Pubdate: Thu, 26 May 2016
Source: Toronto Star (CN ON)
Page: A19
Copyright: 2016 The Toronto Star
Author: Calvin White
Note: Calvin White is an author and former high-school counsellor 
living in British Columbia. His books include Letters from the Land 
of Fear (Guernica) and The Secret Life of Teenagers (Key Publishing House).


Of course marijuana will be legalized. Only the misplaced morality of 
our previous Conservative government was impeding the logic that 
crime will be lessened, tax largesse will be increased and consumer 
rights will finally be recognized. How could any reasonable person 
argue that alcohol should be legal but marijuana not?

However, legalization does raise a tricky issue with which we have a 
responsibility to grapple: kids and marijuana.

All of us on the front lines of youth mental health and well-being 
know too well the disastrous results of frequent marijuana usage by kids.

Young habitual users are usually less present, less motivated to 
excel, less comfortable with their natural state and less able to 
create meaningful engagement with peers and studies.

We know it is not the same as the toking of past generations. 
Scientific analysis shows how, in current strains, the THC potency is 
tenfold higher and the anti-psychotic chemical component has been 
eliminated. This means the potential for pot to lead to psychosis is 
a clear and present danger for our kids and their developing brains.

This is not to say that a teenager who smokes marijuana once in a 
while is at significant risk. There is not the research to determine 
what frequency or duration is safe or not safe. Yet, if we look into 
who smokes and why, there is a frightening pattern. Too many teens 
are smoking it every day or several times a week.

They are, for all intents and purposes, addicted. They use it to go 
to sleep, to take the edge off stress or boredom at school and to 
create amiable socialization with peers. They use it in order to not 
feel what they would feel if they did not use it.

In short, for so many kids, being high feels better than not being 
high. So why wouldn't kids practise that form of "self-care"? We 
shouldn't denigrate them for it. It makes perfect sense.

Getting stoned also fills the need to rebel and to enact one's own 
independence, which are natural to the teenage stage of life. These 
kids mistakenly believe they are in control.

This is why it is so extremely difficult to persuade a teen to stop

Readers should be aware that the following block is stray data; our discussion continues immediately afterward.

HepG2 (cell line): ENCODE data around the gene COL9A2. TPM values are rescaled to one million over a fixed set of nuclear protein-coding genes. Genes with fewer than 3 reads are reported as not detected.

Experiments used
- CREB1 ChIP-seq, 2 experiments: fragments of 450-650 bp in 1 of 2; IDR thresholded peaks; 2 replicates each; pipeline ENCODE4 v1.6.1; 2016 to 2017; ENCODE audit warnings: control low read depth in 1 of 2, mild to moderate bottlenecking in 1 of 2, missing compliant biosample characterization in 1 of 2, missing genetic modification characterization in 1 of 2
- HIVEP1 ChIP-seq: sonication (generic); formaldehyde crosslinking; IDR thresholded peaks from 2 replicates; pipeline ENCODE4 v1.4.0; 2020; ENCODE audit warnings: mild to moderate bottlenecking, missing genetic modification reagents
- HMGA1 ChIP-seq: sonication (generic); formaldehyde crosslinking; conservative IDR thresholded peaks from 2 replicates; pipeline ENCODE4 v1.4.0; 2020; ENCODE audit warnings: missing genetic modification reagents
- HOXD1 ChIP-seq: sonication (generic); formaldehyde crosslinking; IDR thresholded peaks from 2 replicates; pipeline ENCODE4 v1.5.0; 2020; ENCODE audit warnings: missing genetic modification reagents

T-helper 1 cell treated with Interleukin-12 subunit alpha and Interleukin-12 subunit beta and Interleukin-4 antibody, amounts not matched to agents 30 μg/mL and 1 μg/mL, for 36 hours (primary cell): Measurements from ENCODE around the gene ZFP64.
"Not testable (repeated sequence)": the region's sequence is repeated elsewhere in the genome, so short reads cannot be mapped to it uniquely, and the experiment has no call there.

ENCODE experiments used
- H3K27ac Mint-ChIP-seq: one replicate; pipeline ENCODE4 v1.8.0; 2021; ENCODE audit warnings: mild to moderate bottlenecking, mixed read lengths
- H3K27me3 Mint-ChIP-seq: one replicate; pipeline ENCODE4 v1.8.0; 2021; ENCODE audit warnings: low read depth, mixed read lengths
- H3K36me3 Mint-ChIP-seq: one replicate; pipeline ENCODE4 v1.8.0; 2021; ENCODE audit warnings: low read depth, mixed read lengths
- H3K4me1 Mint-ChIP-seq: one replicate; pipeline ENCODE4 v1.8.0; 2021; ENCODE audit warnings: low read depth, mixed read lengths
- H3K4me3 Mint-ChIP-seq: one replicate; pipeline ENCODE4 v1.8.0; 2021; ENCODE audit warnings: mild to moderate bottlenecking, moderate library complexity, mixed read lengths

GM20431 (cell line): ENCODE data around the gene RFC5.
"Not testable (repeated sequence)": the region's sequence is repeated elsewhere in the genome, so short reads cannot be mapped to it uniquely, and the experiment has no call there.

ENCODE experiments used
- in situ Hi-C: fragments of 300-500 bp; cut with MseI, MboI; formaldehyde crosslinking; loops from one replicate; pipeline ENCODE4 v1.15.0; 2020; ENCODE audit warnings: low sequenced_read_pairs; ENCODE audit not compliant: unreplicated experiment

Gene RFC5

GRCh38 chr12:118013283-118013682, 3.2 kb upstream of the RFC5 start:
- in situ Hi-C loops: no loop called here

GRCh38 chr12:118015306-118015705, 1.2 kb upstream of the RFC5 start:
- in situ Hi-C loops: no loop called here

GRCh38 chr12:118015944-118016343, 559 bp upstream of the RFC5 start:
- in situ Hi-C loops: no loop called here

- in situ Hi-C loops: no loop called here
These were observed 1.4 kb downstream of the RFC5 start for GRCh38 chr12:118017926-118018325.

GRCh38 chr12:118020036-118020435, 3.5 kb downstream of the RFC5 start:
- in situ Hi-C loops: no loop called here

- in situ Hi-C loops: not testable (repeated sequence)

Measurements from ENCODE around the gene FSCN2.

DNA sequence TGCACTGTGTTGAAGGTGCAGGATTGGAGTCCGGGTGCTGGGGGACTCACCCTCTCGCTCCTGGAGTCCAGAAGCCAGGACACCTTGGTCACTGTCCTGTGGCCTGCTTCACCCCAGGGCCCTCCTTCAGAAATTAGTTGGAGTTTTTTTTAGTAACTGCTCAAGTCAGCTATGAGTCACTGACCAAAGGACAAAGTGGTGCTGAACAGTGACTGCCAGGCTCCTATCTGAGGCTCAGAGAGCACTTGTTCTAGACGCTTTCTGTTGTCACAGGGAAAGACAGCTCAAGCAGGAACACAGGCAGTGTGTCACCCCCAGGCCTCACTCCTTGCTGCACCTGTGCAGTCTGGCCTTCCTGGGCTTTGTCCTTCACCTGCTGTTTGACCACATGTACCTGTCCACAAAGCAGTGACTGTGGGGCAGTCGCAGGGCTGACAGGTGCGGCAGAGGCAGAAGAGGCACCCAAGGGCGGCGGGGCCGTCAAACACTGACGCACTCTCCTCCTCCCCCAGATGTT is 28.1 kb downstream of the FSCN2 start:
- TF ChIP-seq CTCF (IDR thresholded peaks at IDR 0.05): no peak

using. Added to the challenge is the ubiquitous wink of approval that 
marijuana gets from the media and the adult world.

The silly "police oriented" admonition that it is a gateway drug long 
ago revealed itself as a total scam since kids grow up with parents 
and parents' friends who toke up. For years, political platforms have 
discounted any risks.

Thus, it is essential that we begin to see the legalization of 
marijuana not as a moral issue but as a perilous public health issue. 
Once the laws change, the message will irrevocably be that marijuana 
is just fine and the sliver of hesitation caused by its illegality 
will be gone.

There is every reason to assume that usage by children will increase. 
We will see more mental illness in their ranks.

The normalization of being stoned or under the influence will be 
entrenched with the sad consequence that growing up will be impaired.

What does that mean? It means that rather than a kid going through 
the natural process of ups and downs, learning to cope or adapt or 
bounce back as realities fluctuate and, through those experiences, 
developing a firm and knowing relationship with their true self, they 
will instead be chemically insulating and moving through reality 
within that shroud.

Instead of developing confidence in the relationship between their 
true selves and empirical reality, they will be learning dependence 
on something external that they must ingest in order to make it. How sad.

Adults dictate what happens in the world. In their wilfulness to 
cater to their own wants, they inevitably ignore, deny or minimize 
the effects of their choices on their children. When it comes down to 
it, we adults want what we want and we prioritize our right to have it.

We will legalize marijuana because it makes sense to us and, in the 
process, we will give lip service to protecting our kids. But will we 
take the latter seriously by creating and funding widespread, 
comprehensive educational and intervention programs? And, if not, 
will we accept our responsibility when we discover the consequences that arise?
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MAP posted-by: Jay Bergstrom